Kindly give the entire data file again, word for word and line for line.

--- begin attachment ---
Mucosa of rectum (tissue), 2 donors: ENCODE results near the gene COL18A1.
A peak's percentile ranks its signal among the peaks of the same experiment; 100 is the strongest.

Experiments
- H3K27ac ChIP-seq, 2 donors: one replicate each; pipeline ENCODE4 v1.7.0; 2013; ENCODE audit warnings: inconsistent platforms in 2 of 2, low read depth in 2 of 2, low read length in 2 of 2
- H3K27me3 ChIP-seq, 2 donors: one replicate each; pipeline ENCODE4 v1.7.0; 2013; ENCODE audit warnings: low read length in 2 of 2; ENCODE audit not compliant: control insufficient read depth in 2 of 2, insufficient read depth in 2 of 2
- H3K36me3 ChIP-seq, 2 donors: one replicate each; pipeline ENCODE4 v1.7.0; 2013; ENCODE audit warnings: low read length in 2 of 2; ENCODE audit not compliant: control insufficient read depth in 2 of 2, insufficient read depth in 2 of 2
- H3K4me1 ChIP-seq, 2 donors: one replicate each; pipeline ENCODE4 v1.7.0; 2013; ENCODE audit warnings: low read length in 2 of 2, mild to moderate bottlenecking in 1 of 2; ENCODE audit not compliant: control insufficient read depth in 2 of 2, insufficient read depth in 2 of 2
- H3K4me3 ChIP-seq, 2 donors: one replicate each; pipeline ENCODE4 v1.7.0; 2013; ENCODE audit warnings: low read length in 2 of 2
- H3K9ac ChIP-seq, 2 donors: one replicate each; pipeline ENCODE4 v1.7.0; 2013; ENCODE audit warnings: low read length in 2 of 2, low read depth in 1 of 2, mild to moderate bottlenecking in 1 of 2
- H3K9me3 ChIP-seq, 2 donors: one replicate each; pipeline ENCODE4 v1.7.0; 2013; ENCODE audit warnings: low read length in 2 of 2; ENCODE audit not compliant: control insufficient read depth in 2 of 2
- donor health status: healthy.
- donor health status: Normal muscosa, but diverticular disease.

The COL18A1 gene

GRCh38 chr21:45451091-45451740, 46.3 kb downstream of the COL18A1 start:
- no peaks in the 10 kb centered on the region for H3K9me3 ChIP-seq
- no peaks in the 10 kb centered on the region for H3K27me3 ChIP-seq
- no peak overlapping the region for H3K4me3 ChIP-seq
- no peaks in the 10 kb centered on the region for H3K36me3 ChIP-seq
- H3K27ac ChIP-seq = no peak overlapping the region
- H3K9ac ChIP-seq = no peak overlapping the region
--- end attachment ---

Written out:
Mucosa of rectum (tissue), 2 donors: ENCODE results near the gene COL18A1.
A peak's percentile ranks its signal among the peaks of the same experiment; 100 is the strongest.

Experiments
- H3K27ac ChIP-seq, 2 donors: one replicate each; pipeline ENCODE4 v1.7.0; 2013; ENCODE audit warnings: inconsistent platforms in 2 of 2, low read depth in 2 of 2, low read length in 2 of 2
- H3K27me3 ChIP-seq, 2 donors: one replicate each; pipeline ENCODE4 v1.7.0; 2013; ENCODE audit warnings: low read length in 2 of 2; ENCODE audit not compliant: control insufficient read depth in 2 of 2, insufficient read depth in 2 of 2
- H3K36me3 ChIP-seq, 2 donors: one replicate each; pipeline ENCODE4 v1.7.0; 2013; ENCODE audit warnings: low read length in 2 of 2; ENCODE audit not compliant: control insufficient read depth in 2 of 2, insufficient read depth in 2 of 2
- H3K4me1 ChIP-seq, 2 donors: one replicate each; pipeline ENCODE4 v1.7.0; 2013; ENCODE audit warnings: low read length in 2 of 2, mild to moderate bottlenecking in 1 of 2; ENCODE audit not compliant: control insufficient read depth in 2 of 2, insufficient read depth in 2 of 2
- H3K4me3 ChIP-seq, 2 donors: one replicate each; pipeline ENCODE4 v1.7.0; 2013; ENCODE audit warnings: low read length in 2 of 2
- H3K9ac ChIP-seq, 2 donors: one replicate each; pipeline ENCODE4 v1.7.0; 2013; ENCODE audit warnings: low read length in 2 of 2, low read depth in 1 of 2, mild to moderate bottlenecking in 1 of 2
- H3K9me3 ChIP-seq, 2 donors: one replicate each; pipeline ENCODE4 v1.7.0; 2013; ENCODE audit warnings: low read length in 2 of 2; ENCODE audit not compliant: control insufficient read depth in 2 of 2
- donor health status: healthy.
- donor health status: Normal muscosa, but diverticular disease.

The COL18A1 gene

GRCh38 chr21:45451091-45451740, 46.3 kb downstream of the COL18A1 start:
- no peaks in the 10 kb centered on the region for H3K9me3 ChIP-seq
- no peaks in the 10 kb centered on the region for H3K27me3 ChIP-seq
- no peak overlapping the region for H3K4me3 ChIP-seq
- no peaks in the 10 kb centered on the region for H3K36me3 ChIP-seq
- H3K27ac ChIP-seq = no peak overlapping the region
- H3K9ac ChIP-seq = no peak overlapping the region